To Anyone Else Craving Recognition for Getting Through the Day With Chronic Illness
Sometimes I crave acknowledgment for the illnesses I have.
I know that might almost sound like I’m attempting to romanticize chronic illness. Like I want to be celebrated for my tremulousness, my pain, my weakness.
I previously had dreams of representing my country at the Olympics — far fetched, I know, but nonetheless an aspiration. I grew up on my skis, developed an unbreakable love for horses, and developed my dreams through those sports, standing on the podium surrounded by some of my best friends, feeling the exhilaration of racing and competing, doing what I (naively) believed I was born to do, and would only improve at throughout my life. My dreams of success and the podium grew as I developed into an older, somewhat mature and athletic girl on the verge of womanhood in her last year of school.
I believe it’s human nature to crave some form of success or acknowledgement for your hard work. That’s what I tell myself at least.
So when I lost everything, including my health, I held onto my dreams of success, I held on to my goals. Just in case.
I remained hopeful that, should I one day would recover from this incurable chronic illness, I’d swing my leg over, sit in the saddle like I was born to, and ride into the arena again. I remained hopeful that one day, I’d step into my skis, push out of the start gate with all my strength and carve my way through the gates with the finesse I once possessed.
As my illnesses progressed and my list of diagnoses grew — fibromyalgia, irritable bowel syndrome, peripheral neuropathy, dysautonomia and migraine associated vertigo — my future seemed less likely, further away, suddenly impossible.
I wake up in the morning to fatigue, a handful of different forms of pain and dizziness. I know from experience that the day will only progress to exhaustion so severe, it would become an effort to lift a finger, consumed by pain that would leave me feeling fragile. Some mornings I have to acknowledge that a day in bed is my only option.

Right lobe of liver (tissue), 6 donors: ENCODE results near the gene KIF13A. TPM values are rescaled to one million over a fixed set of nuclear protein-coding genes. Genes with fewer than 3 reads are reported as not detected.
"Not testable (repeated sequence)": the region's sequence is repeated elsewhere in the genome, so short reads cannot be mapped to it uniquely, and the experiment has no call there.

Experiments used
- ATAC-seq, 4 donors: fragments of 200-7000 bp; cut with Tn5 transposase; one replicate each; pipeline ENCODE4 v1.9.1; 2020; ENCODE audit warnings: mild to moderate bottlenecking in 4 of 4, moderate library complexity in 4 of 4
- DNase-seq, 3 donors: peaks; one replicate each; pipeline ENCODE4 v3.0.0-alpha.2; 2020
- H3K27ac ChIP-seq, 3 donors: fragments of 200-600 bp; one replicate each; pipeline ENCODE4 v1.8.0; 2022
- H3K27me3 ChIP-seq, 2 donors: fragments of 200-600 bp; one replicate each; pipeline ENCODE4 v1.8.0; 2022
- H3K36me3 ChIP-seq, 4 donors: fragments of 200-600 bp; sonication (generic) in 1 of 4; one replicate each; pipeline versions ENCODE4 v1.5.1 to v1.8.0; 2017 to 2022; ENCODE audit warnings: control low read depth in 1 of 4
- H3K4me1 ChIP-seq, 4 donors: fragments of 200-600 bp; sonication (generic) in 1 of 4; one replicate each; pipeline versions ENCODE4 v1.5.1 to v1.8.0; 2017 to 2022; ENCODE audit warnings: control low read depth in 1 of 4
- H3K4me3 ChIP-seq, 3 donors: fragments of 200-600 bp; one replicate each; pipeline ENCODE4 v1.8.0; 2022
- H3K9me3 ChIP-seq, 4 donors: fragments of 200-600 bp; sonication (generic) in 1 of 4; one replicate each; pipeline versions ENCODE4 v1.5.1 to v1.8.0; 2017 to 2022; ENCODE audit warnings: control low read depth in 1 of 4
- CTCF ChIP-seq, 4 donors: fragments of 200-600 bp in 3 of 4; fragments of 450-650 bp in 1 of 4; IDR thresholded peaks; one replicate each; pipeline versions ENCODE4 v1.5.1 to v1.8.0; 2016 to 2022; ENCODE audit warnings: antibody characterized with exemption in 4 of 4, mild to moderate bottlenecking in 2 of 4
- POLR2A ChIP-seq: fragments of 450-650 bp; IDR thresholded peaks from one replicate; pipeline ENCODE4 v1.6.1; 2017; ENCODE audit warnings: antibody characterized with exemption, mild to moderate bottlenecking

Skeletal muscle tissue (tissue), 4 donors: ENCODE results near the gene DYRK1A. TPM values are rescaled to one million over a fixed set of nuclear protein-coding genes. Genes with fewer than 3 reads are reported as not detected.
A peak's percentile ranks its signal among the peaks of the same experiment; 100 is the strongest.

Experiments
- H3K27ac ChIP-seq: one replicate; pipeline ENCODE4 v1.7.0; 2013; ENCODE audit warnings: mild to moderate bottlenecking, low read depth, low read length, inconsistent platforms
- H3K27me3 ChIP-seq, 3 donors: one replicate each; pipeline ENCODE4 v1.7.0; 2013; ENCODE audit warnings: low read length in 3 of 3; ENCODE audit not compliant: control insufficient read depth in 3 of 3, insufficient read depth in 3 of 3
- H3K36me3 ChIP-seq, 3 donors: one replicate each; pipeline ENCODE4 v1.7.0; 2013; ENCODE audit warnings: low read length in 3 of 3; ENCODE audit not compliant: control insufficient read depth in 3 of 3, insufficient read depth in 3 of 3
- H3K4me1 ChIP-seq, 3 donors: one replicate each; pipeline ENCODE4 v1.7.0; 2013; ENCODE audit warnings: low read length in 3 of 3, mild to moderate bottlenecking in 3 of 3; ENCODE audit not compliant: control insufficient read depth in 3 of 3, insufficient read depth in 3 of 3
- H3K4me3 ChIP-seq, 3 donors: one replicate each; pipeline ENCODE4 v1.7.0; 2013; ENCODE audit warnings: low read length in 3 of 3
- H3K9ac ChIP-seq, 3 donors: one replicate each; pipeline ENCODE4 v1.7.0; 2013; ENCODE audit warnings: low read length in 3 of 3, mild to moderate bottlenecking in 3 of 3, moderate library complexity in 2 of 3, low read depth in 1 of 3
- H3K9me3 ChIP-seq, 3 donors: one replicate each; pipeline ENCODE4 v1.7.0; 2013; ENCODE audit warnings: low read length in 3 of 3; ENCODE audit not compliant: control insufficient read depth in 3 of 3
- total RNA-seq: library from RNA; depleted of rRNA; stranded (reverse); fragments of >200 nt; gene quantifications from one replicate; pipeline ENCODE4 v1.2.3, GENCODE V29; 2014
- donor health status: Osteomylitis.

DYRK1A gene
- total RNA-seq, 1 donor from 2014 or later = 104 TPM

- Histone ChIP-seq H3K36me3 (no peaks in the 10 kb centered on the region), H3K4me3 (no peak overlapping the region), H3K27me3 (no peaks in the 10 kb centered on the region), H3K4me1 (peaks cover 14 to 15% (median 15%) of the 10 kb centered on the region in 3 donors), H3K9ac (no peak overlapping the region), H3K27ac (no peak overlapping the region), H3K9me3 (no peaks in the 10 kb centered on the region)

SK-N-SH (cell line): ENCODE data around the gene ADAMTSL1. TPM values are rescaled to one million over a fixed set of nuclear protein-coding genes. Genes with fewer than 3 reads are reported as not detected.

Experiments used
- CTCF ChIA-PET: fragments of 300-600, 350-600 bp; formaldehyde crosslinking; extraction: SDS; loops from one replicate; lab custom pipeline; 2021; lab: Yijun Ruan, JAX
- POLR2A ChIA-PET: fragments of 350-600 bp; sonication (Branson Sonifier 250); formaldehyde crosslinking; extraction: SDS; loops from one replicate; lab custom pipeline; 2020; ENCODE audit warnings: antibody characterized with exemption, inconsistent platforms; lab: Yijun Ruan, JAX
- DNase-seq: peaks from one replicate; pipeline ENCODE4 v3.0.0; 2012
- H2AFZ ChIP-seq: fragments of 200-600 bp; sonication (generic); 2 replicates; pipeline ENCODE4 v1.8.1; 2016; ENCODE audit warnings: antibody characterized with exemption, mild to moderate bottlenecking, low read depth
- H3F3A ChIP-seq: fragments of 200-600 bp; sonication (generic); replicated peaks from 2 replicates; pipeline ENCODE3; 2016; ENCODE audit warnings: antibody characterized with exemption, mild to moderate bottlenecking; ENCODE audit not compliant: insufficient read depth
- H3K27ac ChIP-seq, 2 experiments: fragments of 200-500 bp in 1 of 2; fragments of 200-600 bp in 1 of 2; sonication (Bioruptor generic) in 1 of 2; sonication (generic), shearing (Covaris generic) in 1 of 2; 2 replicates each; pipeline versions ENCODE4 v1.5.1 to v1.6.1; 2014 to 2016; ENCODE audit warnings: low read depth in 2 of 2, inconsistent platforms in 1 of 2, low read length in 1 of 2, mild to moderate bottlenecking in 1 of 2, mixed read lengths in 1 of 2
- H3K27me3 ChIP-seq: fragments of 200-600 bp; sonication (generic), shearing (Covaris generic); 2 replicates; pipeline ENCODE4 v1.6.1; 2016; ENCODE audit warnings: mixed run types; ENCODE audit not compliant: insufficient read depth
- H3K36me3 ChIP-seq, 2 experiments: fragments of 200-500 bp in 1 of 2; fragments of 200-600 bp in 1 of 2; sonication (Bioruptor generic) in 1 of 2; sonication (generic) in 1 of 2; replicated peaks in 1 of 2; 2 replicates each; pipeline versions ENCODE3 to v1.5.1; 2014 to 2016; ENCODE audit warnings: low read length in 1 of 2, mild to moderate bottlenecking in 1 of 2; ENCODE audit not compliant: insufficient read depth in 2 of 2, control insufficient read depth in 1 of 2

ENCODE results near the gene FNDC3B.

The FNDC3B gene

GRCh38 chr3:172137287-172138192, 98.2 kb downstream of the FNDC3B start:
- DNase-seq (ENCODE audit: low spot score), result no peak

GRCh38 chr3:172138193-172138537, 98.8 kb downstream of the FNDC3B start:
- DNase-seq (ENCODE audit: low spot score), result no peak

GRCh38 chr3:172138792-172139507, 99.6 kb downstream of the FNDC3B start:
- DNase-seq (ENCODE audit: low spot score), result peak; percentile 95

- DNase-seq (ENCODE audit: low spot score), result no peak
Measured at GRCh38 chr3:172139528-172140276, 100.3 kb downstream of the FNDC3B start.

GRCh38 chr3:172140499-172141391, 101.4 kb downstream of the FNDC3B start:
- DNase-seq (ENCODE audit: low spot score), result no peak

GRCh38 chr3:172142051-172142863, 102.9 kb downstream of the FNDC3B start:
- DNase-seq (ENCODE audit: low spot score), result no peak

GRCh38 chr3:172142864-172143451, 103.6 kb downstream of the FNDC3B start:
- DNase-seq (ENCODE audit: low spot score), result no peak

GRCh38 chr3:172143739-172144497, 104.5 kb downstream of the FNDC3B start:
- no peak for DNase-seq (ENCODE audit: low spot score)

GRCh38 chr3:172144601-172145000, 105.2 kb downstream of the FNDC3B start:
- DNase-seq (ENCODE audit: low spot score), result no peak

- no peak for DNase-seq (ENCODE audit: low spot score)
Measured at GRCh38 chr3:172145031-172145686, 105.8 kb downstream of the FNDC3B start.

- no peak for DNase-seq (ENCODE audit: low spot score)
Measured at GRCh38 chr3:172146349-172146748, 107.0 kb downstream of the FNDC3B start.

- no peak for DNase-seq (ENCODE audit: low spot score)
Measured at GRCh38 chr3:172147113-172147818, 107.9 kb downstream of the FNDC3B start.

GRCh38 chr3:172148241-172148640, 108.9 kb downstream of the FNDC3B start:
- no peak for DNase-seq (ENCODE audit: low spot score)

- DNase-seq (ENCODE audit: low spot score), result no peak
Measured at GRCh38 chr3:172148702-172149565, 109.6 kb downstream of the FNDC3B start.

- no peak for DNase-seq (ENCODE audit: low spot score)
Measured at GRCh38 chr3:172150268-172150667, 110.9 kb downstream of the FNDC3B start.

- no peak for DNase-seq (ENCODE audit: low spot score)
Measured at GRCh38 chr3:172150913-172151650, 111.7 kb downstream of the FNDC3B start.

My illnesses became my future, all I could see. They consumed me.
My life became filled with commiseration rather than celebration. I held a loose grip on my goals but came to accept that they weren’t realistic at that stage. “Maybe one day,” I’d say.
But I still wanted to celebrate. I wanted acknowledgment for the fact that I dragged myself through quicksand every day, just to do it again the next. Just sometimes, I’d like to be told, “Good job, you’re doing good.” I crave the idea of someone saying that they’re proud of me. I crave recognition — that although I’m not contributing to society in the same way or doing anything extraordinary anymore, I’m still working hard, and I’m still valid.
So if you’ve fought to get through the day — even if you couldn’t get out of bed, if your day is only just beginning and you’re already dreading how you’ll find yourself at the end of it, here is your reminder that you’re a fighter. That you are capable — look at you go!
Because this is your pain, in your body, and other people, no matter how much they love you, may not see that all the time — even though you feel it all the time. Tell yourself you’ve done a great job, because our struggle isn’t always visible to everyone, and they can’t always let you know.
Illustrated photo via Thinkstock Images